For historical information only, do not use for navigation or aviation purposes!
CoordinatesN535516 E0131309 (WGS84) Google Maps
Former East Germany (GDR)District of Neubrandenburg
Federal stateMecklenburg-Vorpommern (Mecklenburg-Western Pomerania)
Location indicatorEDUW (200x)
Germany during the Cold War Map
Map with location of Tutow Air Base, Germany
Germany during the Cold War Map
The history of the Cold War airfields: Tutow

Location of airfield

11 km east-northeast of Demmin; northwest of Tutow.

During World War II


Tutow Air Base, Germany, on a map 1943
Tutow Air Base in World War II on a US map from 1943
Source: McMaster University Library Digital Archive, License: Creative Commons Attribution-NonCommercial 2.5 CC BY-NC 2.5 CA


Tutow Air Base, Germany, on a map from 1952
On this US map from 1952, the former Fliegerhorst Tutow is shown in its state until 1945. - Reichsstraße 110 runs to the south and east.
Source: AMS M841 GSGS 4414, Courtesy Harold B. Lee Library, Brigham Young University
Tutow airfield and Wittenwerder
The air base consisted of two separate airfields - The map still mentions the village of Wittenwerder, which had to give way to the construction of the airfield.
Source: AMS M841 GSGS 4414, Courtesy Harold B. Lee Library, Brigham Young University

During the Cold War


Airfield of the Soviet occupation forces.


The airfield covered 534,6 ha

In the 1950s


  • 28 June 1951: Status
    Hangars and barracks buildings are destroyed, field is not guarded. (Source: CIA)
  • 03 October 1951: Status
    A private firm was salvaging usable material at Tutow airfield. No Soviet soldiers were observed in and around Tutow. Allegedly it was not permissable to plugh the field. The local population still believes that the field will be reoccupied in the future. An untested source, who applied to the local labor office for a job as a foreman for excavation work at the field, was told that the surveying work for the improvement of the field was completed, but that the date on which work was to be started was not yet fixed. (Source: CIA)
  • 1954: Construction work
  • Construction work at the airfield was done by VEB Tiefbau Brandenburg.
  • On 28.04.1954, 58 employees and 420 workers were engaged at the field.
  • After 1945, all installations at the field were demolished except for one building, which was used as workshop, and another building in the southeastern section which served as auxiliary waterworks. The debris from both sides of the runway was removed. At the end of April 1954, this work was still under way west of the runway.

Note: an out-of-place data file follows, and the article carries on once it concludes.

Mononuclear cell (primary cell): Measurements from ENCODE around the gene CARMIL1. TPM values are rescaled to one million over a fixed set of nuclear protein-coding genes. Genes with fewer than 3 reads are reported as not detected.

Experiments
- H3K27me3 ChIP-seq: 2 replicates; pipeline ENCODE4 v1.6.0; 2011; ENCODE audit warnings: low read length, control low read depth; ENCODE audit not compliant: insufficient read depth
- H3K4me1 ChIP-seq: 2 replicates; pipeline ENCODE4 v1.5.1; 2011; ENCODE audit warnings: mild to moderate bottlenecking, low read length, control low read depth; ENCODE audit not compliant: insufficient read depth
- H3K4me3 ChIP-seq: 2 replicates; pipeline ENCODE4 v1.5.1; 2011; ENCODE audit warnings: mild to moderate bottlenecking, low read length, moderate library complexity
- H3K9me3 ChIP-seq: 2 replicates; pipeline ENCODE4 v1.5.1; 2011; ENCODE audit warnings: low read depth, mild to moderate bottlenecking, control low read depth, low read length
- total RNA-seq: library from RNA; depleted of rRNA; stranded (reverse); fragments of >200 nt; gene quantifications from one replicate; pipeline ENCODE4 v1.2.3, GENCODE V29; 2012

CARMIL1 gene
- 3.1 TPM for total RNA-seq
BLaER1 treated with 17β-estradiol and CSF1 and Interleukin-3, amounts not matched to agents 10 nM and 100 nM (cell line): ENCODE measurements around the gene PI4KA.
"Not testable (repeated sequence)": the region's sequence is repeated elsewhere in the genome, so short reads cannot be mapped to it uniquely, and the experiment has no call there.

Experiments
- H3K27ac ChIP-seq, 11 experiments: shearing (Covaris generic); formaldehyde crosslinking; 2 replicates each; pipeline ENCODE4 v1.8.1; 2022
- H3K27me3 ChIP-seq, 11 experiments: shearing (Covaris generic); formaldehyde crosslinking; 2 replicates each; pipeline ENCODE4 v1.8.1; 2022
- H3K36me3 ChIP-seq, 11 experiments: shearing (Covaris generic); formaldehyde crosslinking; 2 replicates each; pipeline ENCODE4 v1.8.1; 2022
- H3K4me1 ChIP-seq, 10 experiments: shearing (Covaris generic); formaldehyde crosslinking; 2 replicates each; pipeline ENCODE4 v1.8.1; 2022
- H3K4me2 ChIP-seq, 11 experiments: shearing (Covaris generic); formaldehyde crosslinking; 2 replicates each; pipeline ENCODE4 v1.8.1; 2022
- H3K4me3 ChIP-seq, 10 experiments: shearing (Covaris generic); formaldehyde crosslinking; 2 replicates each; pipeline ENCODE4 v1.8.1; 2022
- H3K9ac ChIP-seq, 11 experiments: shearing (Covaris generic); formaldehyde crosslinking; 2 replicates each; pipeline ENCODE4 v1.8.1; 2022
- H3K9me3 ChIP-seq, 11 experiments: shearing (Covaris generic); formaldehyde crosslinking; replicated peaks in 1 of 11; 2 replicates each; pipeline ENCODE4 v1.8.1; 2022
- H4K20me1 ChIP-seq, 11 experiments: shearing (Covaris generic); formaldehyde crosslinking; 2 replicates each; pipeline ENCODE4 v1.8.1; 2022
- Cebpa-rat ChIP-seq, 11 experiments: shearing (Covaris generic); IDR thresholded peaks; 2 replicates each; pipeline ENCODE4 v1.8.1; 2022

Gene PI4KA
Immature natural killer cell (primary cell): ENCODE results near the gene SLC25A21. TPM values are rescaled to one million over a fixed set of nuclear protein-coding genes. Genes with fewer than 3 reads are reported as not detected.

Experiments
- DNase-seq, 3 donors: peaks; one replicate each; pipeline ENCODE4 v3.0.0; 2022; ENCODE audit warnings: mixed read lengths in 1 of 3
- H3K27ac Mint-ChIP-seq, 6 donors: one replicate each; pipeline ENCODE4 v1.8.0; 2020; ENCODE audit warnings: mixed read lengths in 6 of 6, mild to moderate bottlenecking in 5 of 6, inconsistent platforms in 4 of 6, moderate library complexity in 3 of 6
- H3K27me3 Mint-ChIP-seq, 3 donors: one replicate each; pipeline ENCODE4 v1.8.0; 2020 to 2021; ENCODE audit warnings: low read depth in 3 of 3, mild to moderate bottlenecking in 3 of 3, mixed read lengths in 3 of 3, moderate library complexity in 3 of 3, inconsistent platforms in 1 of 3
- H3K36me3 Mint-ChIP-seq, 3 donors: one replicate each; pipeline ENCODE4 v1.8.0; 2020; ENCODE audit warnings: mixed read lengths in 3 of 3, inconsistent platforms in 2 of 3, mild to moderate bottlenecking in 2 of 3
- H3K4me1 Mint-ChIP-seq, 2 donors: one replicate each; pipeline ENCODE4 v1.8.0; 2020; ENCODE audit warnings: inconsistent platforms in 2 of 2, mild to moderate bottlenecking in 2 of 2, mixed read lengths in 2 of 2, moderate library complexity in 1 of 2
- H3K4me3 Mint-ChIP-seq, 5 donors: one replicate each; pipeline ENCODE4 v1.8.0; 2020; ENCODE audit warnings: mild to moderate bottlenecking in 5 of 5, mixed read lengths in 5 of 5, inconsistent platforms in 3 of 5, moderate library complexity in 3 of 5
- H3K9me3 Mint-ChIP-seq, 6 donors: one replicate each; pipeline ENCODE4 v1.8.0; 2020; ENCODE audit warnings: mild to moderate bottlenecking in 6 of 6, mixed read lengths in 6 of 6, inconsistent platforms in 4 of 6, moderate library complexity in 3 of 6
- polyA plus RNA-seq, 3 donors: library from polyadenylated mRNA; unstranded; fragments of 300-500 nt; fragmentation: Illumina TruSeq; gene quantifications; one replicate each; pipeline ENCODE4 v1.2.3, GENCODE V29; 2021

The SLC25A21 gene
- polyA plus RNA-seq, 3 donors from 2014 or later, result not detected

• The runway was 2,200 meters long, 60 meters wide, and had a 20-cm concrete cover on a 10-cm gravel bedding. Drain pipes leading into Wittenwerder Lake were laid along the runway at intervals of 50 meters. The middle section of the runway was to be concreted by 31 October 1954. Grass-covered safety strips 100 meters and 200 meters wide respectively were scheduled to be established at the eastern and western sides of the runway. The taxiway with a width of 14 meters, a 20-cm concrete cover and a 10-cm bedding was also planned to be terminated by 31 October. Allegedly, the width was to be changed.
  • In April, the previously planned construction of barracks buildings was cancelled. No hangars were seen or heard of at the field. The workers and employees of the VEB Tiefbau Brandenburg were quartered in temporary buildings near the railroad line.
  • The fuel dump just north of the curve of the railrad line was to be completed by 31 October 1954. The construction of an ammunition dump was planned in the northern section of the field.
  • Soviet Major ... with a detail of 80 men of a construction unit was to arrive at Tutow airfield on 5 May in order to do grading work and construction work on sharpnelproof revetments at the field. The Soviets were to be quartered in a temporary building.
  • On the 26 November 1954, a workforce of 566 men was at the field.
  • (Source: CIA)

In the 1960s


Tutow Air Base, Germany, on a US satellite image 1968
Tutow Air Base on a US satellite image from 09 August 1968 - 1: Airfield; 2: Dump; 3: Railway siding. Places Tutow, Tutow-Dorf, Ückeritz, Zemmin.
Source: U.S. Geological Survey
Demmin Tutow ammunition dump?
Dump (ammunition dump?) in the north
Source: U.S. Geological Survey
Northern part
Northern part - At the northern end of the runway, remains of the old taxiways can still be seen. There's no rubber abrasion of the wheels visible on the runway, which could indicate rare use by airplanes.
Source: U.S. Geological Survey
Southern part with railway connection, Demmin Tutow
Southern part - No rubber abrasion at the southern end either. The red dots mark the railway connection from Demmin to the airfield
Source: U.S. Geological Survey

In the 1970s


Tutow Air Base on a map 1972
Tutow Air Base on a map of the US Department of Defense from 1972
Source: ONC E-2 (1972), Perry-Castañeda Library Map Collection, University of Texas at Austin

Radio communication

Radio call sign: MISERNIJ

In the 1980s and early 1990s


Satellite image from 1980
Satellite image from 26 July 1980
Source: U.S. Geological Survey


  • 17/35: 2200 m

Radio beacons

  • LOM 35: 803 "YC"
  • LMM 35: 398 "Y"

Radio communication

Radio call sign: BAATH


1990: 368 OShAP (Su-25, Su-25UB, L-39)


Most of the buildings were constructed between 1985 and 1991
Railway track from Demmin



General aviation airfield (since 28.03.2002), solar park.


Landsat image from 2016
Landsat image from 2016 - The brown areas are solar plants.
Source: U.S. Geological Survey


  • Ries, Karl; Dierich, Wolfgang: "Fliegerhorste und Einsatzhäfen der Luftwaffe" Motorbuch Verlag Stuttgart, 1993 - Alliierte Planskizze


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